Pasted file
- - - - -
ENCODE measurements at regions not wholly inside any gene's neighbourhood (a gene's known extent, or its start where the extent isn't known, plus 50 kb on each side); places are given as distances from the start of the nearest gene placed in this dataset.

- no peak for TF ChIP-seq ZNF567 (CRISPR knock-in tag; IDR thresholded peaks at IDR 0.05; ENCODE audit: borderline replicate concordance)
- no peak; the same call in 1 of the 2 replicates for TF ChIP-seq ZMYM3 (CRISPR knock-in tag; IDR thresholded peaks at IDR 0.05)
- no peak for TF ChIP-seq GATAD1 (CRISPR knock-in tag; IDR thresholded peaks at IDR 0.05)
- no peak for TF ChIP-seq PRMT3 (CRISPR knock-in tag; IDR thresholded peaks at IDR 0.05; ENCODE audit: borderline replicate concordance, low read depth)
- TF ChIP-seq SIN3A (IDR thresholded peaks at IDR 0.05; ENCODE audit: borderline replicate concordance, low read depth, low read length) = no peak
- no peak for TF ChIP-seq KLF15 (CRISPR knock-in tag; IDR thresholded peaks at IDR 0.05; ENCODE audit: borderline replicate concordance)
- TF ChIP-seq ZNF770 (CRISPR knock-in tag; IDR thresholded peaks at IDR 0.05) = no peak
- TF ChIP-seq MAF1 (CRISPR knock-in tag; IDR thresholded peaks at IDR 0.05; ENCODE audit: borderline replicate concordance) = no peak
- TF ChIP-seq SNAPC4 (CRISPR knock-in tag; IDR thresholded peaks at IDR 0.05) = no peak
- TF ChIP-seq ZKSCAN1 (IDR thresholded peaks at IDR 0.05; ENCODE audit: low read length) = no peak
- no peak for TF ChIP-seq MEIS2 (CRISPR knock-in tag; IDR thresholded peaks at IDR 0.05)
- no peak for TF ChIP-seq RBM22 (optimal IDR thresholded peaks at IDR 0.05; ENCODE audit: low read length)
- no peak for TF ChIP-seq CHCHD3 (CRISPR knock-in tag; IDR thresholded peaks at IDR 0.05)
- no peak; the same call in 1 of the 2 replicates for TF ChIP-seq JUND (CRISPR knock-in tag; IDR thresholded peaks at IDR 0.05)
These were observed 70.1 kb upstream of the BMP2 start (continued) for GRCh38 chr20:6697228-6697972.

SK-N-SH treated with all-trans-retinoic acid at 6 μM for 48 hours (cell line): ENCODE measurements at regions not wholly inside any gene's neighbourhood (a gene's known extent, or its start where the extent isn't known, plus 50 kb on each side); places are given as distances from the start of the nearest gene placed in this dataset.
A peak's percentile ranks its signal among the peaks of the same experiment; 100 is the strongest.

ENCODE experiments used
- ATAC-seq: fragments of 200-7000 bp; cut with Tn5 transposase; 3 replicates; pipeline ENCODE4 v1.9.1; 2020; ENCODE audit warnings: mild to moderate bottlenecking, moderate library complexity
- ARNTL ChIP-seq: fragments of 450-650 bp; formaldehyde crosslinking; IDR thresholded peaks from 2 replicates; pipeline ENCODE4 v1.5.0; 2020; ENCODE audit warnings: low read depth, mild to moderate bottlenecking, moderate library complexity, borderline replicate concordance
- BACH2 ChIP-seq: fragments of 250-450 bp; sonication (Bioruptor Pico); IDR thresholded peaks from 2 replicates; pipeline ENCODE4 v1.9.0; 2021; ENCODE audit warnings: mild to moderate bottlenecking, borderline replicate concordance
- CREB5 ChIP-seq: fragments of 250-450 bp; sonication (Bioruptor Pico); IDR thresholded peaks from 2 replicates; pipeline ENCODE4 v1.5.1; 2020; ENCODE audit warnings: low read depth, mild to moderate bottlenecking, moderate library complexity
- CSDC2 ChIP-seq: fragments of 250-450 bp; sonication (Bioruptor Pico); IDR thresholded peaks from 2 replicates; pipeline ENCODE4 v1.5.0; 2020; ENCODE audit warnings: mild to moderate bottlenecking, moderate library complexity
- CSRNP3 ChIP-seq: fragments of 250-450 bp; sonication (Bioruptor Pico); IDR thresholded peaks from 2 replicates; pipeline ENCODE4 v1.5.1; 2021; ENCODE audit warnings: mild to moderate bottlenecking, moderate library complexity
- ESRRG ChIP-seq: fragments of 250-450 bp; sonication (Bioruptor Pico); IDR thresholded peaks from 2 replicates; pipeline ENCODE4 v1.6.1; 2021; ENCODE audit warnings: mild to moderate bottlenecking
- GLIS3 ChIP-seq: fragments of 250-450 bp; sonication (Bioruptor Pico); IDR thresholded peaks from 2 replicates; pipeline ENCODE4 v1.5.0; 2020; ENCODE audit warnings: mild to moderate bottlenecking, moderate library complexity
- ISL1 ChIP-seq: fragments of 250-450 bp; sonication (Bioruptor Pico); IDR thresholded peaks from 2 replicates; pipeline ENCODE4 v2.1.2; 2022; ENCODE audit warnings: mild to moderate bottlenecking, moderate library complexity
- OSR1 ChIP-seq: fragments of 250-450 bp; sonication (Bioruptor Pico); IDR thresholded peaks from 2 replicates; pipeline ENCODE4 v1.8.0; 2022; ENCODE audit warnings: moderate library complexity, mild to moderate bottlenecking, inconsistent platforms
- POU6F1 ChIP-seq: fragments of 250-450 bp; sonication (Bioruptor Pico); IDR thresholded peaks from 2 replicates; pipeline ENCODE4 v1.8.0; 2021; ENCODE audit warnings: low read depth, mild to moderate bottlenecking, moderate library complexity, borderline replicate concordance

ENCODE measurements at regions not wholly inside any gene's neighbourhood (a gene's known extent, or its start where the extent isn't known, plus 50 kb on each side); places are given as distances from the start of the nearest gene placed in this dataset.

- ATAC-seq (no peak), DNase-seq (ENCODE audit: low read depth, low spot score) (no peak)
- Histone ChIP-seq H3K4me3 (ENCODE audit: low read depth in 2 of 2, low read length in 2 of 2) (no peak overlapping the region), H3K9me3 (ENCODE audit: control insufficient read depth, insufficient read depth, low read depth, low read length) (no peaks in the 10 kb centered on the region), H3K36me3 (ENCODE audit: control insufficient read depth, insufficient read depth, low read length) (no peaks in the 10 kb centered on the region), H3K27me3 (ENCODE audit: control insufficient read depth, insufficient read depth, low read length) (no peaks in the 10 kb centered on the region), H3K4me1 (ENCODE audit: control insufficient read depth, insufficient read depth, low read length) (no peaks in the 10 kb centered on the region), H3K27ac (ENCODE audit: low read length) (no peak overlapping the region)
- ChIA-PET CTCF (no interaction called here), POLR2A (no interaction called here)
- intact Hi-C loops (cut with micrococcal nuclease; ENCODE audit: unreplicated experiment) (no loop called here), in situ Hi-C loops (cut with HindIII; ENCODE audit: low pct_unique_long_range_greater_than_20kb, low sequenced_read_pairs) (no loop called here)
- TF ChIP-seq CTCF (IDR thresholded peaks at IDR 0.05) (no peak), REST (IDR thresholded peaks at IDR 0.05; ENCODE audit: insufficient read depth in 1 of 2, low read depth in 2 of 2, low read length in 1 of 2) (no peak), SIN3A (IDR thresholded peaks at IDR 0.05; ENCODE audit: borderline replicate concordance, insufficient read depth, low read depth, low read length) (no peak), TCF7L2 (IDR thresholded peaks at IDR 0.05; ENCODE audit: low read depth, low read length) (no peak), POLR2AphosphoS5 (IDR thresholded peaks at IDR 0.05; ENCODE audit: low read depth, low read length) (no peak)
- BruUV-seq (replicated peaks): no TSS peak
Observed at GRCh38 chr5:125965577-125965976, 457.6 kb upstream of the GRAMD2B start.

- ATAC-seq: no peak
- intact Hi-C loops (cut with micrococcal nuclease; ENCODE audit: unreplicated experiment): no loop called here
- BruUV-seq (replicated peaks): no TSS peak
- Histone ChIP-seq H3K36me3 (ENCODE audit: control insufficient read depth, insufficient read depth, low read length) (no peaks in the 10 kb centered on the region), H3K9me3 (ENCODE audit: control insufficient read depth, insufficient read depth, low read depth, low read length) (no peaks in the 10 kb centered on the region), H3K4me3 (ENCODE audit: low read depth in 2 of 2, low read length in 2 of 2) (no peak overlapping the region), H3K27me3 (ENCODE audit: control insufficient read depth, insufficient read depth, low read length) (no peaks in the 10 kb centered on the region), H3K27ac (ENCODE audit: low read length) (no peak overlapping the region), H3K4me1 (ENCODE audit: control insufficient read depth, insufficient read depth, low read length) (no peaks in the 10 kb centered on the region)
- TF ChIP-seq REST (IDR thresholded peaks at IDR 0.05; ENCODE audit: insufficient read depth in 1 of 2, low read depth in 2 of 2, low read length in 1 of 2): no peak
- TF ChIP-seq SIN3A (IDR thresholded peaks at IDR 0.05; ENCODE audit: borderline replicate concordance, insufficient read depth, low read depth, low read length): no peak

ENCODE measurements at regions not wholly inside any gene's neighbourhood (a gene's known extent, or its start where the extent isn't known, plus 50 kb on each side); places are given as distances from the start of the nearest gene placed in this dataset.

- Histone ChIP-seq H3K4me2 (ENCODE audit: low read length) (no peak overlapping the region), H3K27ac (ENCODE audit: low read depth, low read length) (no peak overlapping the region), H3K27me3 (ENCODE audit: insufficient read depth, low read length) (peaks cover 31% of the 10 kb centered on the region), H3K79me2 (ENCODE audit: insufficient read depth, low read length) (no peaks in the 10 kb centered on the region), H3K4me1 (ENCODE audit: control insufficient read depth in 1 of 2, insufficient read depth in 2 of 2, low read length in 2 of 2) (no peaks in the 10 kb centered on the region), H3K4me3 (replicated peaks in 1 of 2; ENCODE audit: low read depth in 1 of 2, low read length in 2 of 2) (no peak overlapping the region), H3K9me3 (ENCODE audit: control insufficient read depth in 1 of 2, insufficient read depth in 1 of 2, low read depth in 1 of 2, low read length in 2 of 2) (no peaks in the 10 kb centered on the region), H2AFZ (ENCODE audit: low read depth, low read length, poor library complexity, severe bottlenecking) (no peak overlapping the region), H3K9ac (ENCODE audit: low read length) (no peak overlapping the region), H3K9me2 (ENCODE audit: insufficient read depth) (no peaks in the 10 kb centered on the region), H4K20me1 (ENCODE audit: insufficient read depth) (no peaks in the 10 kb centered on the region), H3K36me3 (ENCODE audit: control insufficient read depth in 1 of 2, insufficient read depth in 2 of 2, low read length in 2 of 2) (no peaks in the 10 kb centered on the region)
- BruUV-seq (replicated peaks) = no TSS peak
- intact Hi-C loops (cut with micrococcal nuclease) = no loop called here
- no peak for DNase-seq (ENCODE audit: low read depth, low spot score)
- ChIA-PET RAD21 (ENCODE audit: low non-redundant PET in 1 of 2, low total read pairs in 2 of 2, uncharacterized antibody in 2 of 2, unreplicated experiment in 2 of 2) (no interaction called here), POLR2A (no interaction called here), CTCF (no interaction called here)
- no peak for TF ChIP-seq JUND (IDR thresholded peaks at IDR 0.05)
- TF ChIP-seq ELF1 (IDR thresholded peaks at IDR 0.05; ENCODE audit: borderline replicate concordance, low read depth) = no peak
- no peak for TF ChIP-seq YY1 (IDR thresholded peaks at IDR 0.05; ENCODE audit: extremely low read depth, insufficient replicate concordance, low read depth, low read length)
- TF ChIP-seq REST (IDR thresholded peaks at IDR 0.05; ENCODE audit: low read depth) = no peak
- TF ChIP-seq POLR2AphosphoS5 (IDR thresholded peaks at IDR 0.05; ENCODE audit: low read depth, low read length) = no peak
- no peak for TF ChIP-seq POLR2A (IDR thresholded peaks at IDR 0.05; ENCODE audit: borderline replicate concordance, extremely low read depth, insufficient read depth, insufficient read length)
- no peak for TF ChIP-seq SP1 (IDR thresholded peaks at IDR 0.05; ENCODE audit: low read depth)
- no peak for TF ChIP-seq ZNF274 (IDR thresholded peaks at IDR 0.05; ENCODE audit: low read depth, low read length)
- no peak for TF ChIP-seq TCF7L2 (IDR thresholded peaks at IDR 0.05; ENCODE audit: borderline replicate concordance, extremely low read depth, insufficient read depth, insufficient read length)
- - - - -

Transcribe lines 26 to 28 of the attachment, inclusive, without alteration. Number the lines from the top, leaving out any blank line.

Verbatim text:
- ESRRG ChIP-seq: fragments of 250-450 bp; sonication (Bioruptor Pico); IDR thresholded peaks from 2 replicates; pipeline ENCODE4 v1.6.1; 2021; ENCODE audit warnings: mild to moderate bottlenecking
- GLIS3 ChIP-seq: fragments of 250-450 bp; sonication (Bioruptor Pico); IDR thresholded peaks from 2 replicates; pipeline ENCODE4 v1.5.0; 2020; ENCODE audit warnings: mild to moderate bottlenecking, moderate library complexity
- ISL1 ChIP-seq: fragments of 250-450 bp; sonication (Bioruptor Pico); IDR thresholded peaks from 2 replicates; pipeline ENCODE4 v2.1.2; 2022; ENCODE audit warnings: mild to moderate bottlenecking, moderate library complexity